Their deposition polymerization process takes place in a vacuum chamber, where the air is pumped out and the pressure is similar to outer space. The material to be coated, such as a piece of metal, is placed in the chamber, and the metal is cooled below the monomer's freezing point, which causes the monomer vapor to condense on the metal. Then the resulting film is exposed to ultraviolet light to initiate polymerization.

The two-step process allows for the formation of uniform, defect-free films with thicknesses that can be controlled to within billionths of a meter. The process is fairly “green,” in that not only are no solvents used, but there also is very low energy consumption using this method, according to Lauterbach.

“You also can do photolithography with it,” he said, meaning that the polymer will appear only where the light hits the monomer film.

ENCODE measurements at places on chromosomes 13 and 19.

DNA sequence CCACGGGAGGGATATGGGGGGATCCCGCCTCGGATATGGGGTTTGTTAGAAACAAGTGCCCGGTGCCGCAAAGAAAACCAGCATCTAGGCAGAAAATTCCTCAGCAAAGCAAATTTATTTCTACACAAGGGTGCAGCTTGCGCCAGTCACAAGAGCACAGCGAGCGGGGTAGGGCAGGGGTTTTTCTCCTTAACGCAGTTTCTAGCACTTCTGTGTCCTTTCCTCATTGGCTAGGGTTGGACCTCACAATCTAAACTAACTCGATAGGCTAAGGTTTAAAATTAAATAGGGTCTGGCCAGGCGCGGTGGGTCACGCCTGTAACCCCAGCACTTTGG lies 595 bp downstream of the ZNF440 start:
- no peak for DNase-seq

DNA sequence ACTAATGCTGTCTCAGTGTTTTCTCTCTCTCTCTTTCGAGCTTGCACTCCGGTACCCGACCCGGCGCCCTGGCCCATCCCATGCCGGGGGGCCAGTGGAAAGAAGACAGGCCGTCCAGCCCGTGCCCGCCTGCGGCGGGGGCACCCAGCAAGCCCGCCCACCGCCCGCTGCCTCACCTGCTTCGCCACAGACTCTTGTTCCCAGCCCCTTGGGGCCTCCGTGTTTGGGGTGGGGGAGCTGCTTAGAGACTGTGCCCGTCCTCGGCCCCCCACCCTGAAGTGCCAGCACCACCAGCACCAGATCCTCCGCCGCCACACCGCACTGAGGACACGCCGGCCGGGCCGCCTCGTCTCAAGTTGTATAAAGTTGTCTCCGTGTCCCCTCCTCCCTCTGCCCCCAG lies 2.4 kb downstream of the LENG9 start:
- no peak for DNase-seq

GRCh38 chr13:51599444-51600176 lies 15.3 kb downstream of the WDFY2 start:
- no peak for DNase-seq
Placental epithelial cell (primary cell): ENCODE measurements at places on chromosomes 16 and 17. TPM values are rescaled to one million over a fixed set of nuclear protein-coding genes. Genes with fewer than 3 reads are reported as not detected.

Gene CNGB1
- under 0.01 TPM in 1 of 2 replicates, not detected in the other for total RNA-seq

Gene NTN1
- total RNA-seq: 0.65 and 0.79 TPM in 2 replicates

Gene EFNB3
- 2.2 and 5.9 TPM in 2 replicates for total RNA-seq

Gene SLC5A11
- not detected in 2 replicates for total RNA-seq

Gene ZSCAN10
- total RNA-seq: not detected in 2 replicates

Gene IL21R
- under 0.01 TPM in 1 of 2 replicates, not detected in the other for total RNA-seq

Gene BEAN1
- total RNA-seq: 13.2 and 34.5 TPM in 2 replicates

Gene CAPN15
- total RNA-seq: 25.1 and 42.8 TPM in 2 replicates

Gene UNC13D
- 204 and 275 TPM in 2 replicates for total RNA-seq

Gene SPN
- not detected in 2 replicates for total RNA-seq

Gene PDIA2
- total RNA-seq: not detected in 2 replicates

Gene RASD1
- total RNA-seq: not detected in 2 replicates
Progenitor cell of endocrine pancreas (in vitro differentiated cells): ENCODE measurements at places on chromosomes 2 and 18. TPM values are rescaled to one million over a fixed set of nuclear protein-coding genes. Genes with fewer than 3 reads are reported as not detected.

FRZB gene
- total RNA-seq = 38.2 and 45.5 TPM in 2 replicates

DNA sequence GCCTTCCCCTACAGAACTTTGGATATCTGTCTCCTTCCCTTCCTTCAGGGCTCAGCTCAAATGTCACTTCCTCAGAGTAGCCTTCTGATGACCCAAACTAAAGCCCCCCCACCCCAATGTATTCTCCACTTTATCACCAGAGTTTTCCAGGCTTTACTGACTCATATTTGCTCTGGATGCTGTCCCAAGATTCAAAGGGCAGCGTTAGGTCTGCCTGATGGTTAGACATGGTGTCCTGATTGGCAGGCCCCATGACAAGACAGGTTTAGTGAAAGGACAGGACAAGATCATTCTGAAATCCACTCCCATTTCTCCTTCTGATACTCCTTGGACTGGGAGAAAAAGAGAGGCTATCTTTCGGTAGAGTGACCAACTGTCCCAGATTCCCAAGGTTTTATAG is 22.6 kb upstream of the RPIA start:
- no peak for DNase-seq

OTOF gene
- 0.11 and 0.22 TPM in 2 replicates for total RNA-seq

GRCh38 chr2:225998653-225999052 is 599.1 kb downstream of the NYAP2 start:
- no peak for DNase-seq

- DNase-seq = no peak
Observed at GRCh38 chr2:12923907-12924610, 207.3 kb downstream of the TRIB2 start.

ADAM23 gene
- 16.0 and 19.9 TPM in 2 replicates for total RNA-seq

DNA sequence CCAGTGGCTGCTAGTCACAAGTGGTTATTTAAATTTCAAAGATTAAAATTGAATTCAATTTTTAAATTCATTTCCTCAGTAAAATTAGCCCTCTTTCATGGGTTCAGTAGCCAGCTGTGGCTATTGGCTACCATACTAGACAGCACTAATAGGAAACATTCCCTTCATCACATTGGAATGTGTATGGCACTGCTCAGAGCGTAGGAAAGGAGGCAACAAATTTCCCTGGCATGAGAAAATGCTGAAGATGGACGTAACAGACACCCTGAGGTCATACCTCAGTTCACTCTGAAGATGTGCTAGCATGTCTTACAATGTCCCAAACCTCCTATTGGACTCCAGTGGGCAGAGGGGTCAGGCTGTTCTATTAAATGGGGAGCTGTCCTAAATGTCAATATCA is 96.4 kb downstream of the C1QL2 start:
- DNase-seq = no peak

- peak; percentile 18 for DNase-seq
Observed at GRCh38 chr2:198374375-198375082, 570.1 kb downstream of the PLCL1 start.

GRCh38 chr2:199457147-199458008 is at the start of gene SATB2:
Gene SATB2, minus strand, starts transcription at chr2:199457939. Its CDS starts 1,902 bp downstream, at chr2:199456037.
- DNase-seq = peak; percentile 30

While their polymerization technique was reported a few years ago, the class of materials the UD scientists have applied it to lately is new and unique.

“We can make nanometer-thick films, but we can't make a gram of the material yet,” Snively said. “We're working on ways to scale up the process.”

The scientists also want to find out if the materials may be stronger, tougher or possess unique properties compared to other polymers.

“It's exciting because you don't really know what all their properties are yet,” Snively said.

As for all the potential applications, Lauterbach said, “we're kind of in the discovery phase, looking to see where all these materials could be used.”